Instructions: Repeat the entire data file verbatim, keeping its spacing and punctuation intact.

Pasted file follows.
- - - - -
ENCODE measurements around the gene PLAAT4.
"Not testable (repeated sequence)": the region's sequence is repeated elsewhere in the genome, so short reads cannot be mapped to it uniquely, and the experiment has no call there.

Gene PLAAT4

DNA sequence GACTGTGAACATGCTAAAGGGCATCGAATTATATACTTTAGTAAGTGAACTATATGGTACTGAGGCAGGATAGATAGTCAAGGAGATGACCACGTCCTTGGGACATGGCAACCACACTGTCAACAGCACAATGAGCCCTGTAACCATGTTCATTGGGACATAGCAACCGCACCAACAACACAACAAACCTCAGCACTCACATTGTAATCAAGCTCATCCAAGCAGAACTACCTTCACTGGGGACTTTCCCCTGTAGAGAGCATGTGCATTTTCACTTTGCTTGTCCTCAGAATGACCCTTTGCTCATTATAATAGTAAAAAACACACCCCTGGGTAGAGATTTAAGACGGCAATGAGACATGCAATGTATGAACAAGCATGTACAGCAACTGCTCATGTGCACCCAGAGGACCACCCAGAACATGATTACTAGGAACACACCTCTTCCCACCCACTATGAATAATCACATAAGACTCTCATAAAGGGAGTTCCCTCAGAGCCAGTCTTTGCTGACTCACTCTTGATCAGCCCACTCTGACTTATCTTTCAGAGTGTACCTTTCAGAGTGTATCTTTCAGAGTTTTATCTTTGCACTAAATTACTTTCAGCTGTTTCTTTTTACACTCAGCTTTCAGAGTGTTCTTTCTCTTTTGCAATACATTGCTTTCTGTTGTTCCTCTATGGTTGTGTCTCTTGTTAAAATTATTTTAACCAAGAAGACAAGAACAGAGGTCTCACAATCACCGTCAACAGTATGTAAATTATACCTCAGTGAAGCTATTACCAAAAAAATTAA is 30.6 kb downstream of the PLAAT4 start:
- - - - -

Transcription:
ENCODE measurements around the gene PLAAT4.
"Not testable (repeated sequence)": the region's sequence is repeated elsewhere in the genome, so short reads cannot be mapped to it uniquely, and the experiment has no call there.

Gene PLAAT4

DNA sequence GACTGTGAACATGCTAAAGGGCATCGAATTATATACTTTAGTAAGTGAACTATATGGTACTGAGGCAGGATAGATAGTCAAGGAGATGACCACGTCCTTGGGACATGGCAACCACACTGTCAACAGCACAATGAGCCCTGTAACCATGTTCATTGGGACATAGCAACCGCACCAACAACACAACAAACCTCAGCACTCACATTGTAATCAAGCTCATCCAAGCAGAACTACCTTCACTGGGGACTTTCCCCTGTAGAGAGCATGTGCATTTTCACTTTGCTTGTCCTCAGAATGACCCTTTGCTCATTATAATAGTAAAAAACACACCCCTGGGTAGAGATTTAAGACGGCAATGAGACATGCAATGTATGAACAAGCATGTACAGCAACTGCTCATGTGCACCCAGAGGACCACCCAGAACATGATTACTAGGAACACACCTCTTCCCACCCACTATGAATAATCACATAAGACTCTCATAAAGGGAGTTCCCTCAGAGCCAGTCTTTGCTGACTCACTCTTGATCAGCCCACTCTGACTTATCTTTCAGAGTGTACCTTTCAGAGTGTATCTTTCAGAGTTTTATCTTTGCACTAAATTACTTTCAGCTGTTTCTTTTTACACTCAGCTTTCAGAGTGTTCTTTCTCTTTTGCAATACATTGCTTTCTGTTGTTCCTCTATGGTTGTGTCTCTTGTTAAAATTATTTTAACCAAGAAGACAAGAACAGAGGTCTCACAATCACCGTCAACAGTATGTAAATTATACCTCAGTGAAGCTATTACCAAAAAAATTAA is 30.6 kb downstream of the PLAAT4 start: